Azara Blog: Birds allegedly adapting long-distance migration to climate change

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Date published: 2006/07/02

The BBC says:

Birds that migrate long distances have adapted to the world's changing climate in unexpected ways, a study shows.

As the planet warms, and spring arrives earlier in Europe, birds are being forced to change their migration patterns.

It had been thought that birds travelling long distances from Africa to Europe would be unable to adapt.

But a study in Science suggests they have evolved in response to climate change and are returning earlier.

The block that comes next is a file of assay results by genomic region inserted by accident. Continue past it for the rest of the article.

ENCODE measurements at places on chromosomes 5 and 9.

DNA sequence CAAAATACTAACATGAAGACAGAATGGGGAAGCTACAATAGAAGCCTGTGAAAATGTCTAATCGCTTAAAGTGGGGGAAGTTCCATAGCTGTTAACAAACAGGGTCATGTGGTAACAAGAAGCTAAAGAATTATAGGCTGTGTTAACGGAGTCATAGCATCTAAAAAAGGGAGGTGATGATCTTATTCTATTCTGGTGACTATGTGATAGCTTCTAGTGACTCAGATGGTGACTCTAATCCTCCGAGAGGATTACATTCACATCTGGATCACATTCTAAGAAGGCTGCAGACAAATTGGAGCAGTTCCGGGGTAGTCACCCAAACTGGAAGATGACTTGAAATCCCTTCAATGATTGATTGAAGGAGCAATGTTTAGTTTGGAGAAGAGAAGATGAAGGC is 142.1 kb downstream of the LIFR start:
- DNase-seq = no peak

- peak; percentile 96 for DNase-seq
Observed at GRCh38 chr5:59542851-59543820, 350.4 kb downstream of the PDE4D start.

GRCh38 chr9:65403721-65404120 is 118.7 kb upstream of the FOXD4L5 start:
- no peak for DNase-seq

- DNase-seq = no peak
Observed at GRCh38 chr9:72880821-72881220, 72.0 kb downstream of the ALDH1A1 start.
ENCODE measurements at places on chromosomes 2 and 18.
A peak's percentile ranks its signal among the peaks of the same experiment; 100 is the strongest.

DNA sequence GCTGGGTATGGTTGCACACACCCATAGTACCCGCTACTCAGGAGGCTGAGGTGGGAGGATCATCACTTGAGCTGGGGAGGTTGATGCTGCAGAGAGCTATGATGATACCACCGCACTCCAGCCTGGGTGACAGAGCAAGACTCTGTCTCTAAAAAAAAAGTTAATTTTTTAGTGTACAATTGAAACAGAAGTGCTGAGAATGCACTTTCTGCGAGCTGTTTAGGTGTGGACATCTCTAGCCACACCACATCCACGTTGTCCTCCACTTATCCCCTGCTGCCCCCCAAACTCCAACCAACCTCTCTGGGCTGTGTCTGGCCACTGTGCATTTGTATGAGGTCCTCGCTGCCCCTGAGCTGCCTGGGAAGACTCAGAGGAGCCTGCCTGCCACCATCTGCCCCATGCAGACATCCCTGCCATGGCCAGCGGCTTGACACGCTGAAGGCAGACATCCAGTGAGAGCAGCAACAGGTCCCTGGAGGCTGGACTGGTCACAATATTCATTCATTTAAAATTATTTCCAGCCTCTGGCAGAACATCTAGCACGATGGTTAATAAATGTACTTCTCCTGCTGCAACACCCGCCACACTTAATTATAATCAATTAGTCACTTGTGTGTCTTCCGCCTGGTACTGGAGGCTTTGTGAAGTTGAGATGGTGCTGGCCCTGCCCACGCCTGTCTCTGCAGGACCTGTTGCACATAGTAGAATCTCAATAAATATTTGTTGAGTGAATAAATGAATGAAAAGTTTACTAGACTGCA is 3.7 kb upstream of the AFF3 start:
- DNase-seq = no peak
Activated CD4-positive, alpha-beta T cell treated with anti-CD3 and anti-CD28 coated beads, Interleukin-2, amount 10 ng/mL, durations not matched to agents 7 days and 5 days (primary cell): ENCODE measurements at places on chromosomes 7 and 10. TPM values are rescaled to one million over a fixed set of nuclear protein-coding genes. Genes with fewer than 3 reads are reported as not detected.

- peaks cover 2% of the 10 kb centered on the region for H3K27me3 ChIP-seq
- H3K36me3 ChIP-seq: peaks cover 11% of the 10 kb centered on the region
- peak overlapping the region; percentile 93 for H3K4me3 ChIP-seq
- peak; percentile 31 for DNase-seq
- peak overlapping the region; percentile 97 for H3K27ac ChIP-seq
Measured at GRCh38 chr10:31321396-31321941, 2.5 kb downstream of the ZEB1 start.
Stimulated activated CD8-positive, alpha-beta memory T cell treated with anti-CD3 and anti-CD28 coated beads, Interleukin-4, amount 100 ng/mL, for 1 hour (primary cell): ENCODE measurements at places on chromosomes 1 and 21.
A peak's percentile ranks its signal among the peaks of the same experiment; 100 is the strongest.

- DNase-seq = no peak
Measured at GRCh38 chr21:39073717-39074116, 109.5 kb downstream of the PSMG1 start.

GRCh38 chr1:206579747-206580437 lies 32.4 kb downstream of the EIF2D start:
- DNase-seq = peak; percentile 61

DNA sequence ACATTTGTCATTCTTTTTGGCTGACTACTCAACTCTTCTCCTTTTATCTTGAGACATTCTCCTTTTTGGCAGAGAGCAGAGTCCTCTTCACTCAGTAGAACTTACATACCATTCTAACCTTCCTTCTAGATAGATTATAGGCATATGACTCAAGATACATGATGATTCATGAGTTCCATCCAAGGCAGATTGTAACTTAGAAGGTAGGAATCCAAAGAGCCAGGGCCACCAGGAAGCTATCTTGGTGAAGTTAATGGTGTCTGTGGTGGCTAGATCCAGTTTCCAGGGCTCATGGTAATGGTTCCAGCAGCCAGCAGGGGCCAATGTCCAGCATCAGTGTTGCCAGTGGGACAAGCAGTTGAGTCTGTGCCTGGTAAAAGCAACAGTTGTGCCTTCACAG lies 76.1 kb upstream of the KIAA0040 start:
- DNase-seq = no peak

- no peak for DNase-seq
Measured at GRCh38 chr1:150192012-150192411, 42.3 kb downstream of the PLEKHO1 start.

The need for migratory birds to coincide their arrival at breeding grounds with plentiful food supplies is a known evolutionary pressure.

Scientists had assumed that birds travelling short distances would be better able to adapt - and arrive earlier for spring - because of similar climate conditions in their nearby winter grounds.

But researchers in Europe decided to test this theory, using long-term banding and observational data from Scandinavia and Italy dating back to 1980.

The study revealed that long-distance fliers have adjusted their migration habits to arrive earlier in northern Europe in time for the start of spring.

This suggests a more permanent change in migratory behaviour due to climate change than previously thought.

Interesting, but of course it's only one study.

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